I’ve done thousands of screens and evaluations over my 12 plus years as a physical therapist and fitness professional. Out of all of these, there hasn’t been a single one where the client/patient didn’t exhibit some form of imbalance, or movement impairment that we could improve.
And that includes the professional athletes! Actually, it’s sometimes shocking how out of whack they can be and still perform at such a high level.
What this tells me is that when you honestly look at your own fitness/performance level, it’s highly unlikely that you (or I) have been gifted with perfect movement or have conditioned ourselves to the point where we don’t also have some weaknesses, inflexibilities and coordination issues.
Therefore, there is always some physical component that we should be trying to improve in some manner. After all, where there is imbalance, there is opportunity for injury.
While this is often known, I find that it’s a step that many people over look in their program design. After this article, you’ll have a few simple tricks to take with you for the rest of your “working-out life” that will put you light years ahead of 90% of the other folks in the gym.
5 Simple Ways to Increase Balance in Your Workouts
When I speak of balance, I am not just referring to your ability to NOT fall down. While that can be an issue for some of you, that’s not the balance we are going to address here.
I’m talking about things like your right arm being a lot stronger than your left in certain lifts, or your ability to rotate much farther in one direction than the other, or the fact that you can bench press 500lbs, but can’t do one real pull-up.
These types of imbalances are issues that everyone has when they first step into the gym, but rarely address with any real plan of attack.
That’s not going to be you any more.
1. IDENTIFY YOUR IMBALANCES
If you don’t know what they are, you can’t fix them. Without having to go through a full blown evaluation and assessment, use common sense and simply pay attention during your workout.
Most of us have a dominant side, so usually the other arm/leg is going to be weaker, but that’s not always the case, so simply make a note if you see a difference between strength or motion on the right and left side on any exercise.
2. START WITH THE WEAKER SIDE
Once you know that there is an imbalance, the first adjustment you need to make is that every time you do that exercise, you should start with the weaker side first.
So if your lunges suck when you start with your left leg, then always start with your left leg. This way every time you start a set, you are going in “freshest” on the weak side. By doing this, your body and brain have more energy and focus to be able to improve that motion over time.
3. LET YOUR WEAK SIDE DETERMINE THE WEIGHT AND NUMBER OF REPS
The goal here is to create more balance between the weak and strong side. Our goal is to not have a weak and strong side, but to have 2 strong sides!
Thus, you NEVER want to lift a heavier weight or do more reps on your strong side. This will only make the strength, coordination, and flexibility gap larger, which is counterproductive to our goal.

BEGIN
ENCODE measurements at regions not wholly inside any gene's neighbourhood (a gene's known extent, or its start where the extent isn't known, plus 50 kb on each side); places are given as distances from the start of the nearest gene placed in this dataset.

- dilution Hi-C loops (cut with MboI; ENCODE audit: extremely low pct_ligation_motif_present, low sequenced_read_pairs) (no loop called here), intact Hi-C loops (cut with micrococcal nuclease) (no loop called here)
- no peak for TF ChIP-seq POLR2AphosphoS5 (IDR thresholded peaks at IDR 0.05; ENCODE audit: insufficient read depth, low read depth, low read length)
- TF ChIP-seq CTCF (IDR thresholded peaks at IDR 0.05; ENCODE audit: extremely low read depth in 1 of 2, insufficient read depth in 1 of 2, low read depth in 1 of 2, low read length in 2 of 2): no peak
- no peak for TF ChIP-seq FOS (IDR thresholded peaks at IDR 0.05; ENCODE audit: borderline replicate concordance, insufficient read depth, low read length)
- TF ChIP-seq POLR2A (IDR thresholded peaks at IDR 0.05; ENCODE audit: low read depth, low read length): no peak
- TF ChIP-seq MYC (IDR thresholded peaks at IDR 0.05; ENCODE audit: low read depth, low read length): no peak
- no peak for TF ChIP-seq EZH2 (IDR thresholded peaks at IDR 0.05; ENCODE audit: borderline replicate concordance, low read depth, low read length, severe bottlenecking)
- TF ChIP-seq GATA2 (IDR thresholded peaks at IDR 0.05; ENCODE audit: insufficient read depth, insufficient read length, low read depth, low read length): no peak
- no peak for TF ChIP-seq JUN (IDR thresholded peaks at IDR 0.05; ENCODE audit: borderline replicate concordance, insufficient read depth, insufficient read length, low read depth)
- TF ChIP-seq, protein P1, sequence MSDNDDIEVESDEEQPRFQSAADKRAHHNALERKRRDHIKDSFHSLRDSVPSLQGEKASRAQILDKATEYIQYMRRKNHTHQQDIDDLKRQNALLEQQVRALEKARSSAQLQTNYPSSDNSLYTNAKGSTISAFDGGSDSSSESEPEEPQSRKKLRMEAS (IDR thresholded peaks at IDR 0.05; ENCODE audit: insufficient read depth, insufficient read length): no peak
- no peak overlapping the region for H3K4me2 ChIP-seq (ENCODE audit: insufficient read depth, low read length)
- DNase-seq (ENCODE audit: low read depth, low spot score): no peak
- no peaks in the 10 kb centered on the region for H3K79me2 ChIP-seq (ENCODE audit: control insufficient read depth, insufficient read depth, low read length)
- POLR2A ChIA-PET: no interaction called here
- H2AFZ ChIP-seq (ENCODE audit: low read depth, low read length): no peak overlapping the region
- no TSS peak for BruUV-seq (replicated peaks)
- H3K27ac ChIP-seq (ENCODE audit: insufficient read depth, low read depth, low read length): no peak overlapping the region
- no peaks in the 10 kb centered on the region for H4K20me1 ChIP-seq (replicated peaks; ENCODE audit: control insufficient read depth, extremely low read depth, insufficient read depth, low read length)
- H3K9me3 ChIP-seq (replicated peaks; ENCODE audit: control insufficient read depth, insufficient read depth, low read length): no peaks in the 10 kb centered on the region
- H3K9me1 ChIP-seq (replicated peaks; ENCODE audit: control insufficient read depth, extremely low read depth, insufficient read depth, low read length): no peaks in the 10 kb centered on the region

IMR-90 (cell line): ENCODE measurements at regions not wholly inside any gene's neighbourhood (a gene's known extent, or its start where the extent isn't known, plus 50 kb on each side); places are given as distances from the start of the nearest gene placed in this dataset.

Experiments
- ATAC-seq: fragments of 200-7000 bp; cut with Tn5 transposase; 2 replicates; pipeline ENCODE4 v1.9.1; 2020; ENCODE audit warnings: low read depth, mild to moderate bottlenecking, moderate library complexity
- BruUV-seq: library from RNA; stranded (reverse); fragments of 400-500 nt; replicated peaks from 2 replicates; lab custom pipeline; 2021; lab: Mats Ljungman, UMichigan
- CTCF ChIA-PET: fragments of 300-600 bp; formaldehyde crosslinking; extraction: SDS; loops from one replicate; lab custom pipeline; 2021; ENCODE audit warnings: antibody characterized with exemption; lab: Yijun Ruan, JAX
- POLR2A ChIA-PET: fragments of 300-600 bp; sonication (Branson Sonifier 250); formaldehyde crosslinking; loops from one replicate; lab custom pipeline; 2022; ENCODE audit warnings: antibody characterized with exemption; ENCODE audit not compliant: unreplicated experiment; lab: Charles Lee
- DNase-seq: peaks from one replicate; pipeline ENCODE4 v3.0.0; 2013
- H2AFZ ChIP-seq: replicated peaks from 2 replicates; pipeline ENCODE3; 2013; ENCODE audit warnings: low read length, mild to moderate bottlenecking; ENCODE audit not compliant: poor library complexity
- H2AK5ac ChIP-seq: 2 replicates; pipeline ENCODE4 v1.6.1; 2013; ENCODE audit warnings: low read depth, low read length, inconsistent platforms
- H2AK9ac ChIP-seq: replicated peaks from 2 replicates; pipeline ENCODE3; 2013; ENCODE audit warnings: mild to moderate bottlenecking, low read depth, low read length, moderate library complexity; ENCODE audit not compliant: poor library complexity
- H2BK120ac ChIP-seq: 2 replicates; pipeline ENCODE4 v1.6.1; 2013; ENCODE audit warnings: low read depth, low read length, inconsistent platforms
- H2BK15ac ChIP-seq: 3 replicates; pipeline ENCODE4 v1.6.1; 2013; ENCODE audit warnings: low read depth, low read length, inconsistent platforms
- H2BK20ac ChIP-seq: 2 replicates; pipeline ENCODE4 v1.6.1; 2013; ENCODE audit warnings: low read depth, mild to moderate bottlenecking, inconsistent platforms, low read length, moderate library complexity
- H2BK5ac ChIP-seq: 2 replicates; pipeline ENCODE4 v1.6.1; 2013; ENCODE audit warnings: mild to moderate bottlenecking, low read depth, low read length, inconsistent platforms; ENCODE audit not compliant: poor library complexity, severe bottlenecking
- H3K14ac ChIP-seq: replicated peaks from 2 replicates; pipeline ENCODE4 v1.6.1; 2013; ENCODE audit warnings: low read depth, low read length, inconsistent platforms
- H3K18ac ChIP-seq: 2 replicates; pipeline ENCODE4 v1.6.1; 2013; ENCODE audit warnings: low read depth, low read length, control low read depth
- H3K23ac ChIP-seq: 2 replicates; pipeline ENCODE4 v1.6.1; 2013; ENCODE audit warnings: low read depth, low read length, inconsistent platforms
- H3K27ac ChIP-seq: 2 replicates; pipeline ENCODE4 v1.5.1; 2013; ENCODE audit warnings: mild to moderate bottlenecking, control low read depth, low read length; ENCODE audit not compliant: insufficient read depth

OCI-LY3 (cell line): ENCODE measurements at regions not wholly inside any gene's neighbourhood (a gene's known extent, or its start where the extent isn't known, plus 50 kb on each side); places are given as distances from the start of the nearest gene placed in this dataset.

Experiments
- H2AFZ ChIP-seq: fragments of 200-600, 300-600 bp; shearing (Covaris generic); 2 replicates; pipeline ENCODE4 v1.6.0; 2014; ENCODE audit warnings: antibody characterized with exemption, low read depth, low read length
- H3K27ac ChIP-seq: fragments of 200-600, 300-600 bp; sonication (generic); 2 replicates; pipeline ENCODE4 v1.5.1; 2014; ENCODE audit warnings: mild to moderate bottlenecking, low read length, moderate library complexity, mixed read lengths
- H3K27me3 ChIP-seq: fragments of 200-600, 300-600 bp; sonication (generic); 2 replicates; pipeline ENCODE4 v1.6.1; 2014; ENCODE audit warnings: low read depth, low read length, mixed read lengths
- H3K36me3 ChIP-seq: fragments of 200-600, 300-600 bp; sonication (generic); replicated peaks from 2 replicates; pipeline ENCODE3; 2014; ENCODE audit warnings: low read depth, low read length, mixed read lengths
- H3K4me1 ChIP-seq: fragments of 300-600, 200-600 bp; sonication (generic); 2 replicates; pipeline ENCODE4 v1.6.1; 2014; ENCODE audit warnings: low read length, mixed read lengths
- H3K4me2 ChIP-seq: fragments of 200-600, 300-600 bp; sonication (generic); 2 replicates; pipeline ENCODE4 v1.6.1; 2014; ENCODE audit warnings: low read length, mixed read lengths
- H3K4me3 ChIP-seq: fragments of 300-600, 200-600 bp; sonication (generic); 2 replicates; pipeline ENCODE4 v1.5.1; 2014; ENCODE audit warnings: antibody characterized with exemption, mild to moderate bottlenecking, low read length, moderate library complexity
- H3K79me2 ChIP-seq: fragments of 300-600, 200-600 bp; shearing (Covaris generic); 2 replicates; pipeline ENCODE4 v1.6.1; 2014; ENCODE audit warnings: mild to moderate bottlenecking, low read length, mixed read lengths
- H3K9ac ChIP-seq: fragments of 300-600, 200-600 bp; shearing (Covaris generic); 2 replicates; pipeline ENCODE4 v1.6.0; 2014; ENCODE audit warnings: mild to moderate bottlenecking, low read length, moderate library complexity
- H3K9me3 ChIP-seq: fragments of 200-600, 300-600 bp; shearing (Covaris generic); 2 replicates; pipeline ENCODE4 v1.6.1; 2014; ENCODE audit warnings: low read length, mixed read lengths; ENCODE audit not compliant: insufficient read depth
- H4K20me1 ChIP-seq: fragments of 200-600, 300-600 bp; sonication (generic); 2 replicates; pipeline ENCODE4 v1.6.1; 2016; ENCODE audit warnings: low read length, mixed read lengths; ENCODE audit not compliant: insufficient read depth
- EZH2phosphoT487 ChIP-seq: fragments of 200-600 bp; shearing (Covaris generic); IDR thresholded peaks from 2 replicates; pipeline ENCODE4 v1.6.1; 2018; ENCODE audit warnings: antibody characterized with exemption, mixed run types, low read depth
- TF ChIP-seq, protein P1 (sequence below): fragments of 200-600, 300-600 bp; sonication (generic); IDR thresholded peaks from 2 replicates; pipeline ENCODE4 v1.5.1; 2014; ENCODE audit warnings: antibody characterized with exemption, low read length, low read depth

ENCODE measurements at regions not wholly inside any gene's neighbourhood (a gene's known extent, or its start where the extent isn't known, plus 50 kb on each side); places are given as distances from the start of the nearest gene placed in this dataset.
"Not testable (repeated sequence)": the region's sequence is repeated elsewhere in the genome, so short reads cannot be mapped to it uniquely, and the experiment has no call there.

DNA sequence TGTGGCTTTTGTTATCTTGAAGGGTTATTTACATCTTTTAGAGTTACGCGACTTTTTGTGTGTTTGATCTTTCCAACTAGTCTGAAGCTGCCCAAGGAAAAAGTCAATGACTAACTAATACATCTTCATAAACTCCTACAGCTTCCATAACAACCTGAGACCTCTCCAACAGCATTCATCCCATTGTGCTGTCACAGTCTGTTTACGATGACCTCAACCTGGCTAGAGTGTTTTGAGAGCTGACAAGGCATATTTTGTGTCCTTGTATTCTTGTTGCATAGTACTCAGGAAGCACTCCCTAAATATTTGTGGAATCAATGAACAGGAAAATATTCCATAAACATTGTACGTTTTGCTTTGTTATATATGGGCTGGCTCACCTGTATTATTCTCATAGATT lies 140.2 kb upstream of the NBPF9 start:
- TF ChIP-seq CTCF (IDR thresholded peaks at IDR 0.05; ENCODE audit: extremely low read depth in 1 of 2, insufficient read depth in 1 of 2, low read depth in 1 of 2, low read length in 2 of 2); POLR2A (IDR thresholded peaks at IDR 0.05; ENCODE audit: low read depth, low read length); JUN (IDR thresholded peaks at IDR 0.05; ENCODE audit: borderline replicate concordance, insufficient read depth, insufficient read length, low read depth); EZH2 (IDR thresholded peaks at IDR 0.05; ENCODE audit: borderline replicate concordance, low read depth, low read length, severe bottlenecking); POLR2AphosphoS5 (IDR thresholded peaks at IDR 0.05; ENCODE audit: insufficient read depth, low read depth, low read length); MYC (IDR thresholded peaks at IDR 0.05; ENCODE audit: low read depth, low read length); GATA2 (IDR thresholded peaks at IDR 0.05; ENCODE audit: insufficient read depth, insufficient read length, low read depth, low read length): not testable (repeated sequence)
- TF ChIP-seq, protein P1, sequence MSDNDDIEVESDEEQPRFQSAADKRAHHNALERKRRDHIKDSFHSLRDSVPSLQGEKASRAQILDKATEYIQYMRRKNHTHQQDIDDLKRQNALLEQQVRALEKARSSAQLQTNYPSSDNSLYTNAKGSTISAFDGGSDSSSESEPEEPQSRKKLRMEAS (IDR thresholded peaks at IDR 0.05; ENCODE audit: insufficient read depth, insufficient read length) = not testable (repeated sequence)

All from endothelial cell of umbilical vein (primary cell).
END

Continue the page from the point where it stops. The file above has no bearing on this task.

So for example, if you are doing a rotator cuff exercise and can only manage perfect form on the left shoulder for 6 reps at 10lbs, then you will only do 6 reps of 10lbs on the right side, too (even though you might be able to get 12 reps at that weight).
4. DO MORE WITH THE WEAK SIDE
If there is a significant weakness from side to side (or 2 opposing motions like pushing vs pulling) then sometimes I will do more work with the weak side to speed up the process.
There are different ways to do this. One would be to add an extra set of that exercise for the weak side. Another way is to simply add an extra rep or 2 per set on the weak side, so you end up doing the equivalent of another set on that side.
I often use the extra reps when I find an imbalance between 2 opposing motions or muscle groups.
For instance, if you are much stronger with your quads than you are with your hamstrings I might have you do 4-6 reps on SQUATS (a quad/pushing dominant exercise) paired up with 6-8 DEADLIFTS (a hamstring/pulling dominant exercise).
5. SWING BOTH WAYS
Get your mind out of the gutter! I know you laughed a little when you read that heading (or at least I did). But I’m talking about your golf club, not your sexual preference.
Since this is a golf site, this definitely applies to YOU. You should swing a club in the opposite direction; often. My recommendation is 20 swings a day. I have no research to back this number; it’s just a way to get you to do it.
The benefits of swinging lefty, if you are a right-handed golfer, are a plenty. Some of which include greater overall range of motion, improved muscle control, etc., but for the purpose here, just think of it as another way to balance yourself out.
IT’S NOT ROCKET SCIENCE
As is the case with most of our posts, these things don’t have to be super sophisticated techniques; you just have to be aware of the situation and how to tackle it.
Now that you have this knowledge, use it. There is no excuse for you to continue to struggle with simple imbalances that can lead to lack of performance and injury.
To recap, here are the steps:
1. Identify your imbalances
2. Start with the weaker side
3. Let your weak side determine the weight and # of reps
4. Do more on the weak side
5. Swing both ways
If you keep these principles and actions in mind for every program you create, you are ahead of the game and you’re setting yourself up for a much more rewarding and pain free game of golf!
If you have any other suggestions that you think may help the other readers when it comes to this topic, let us know in the comments section below. We are always open to more great information.
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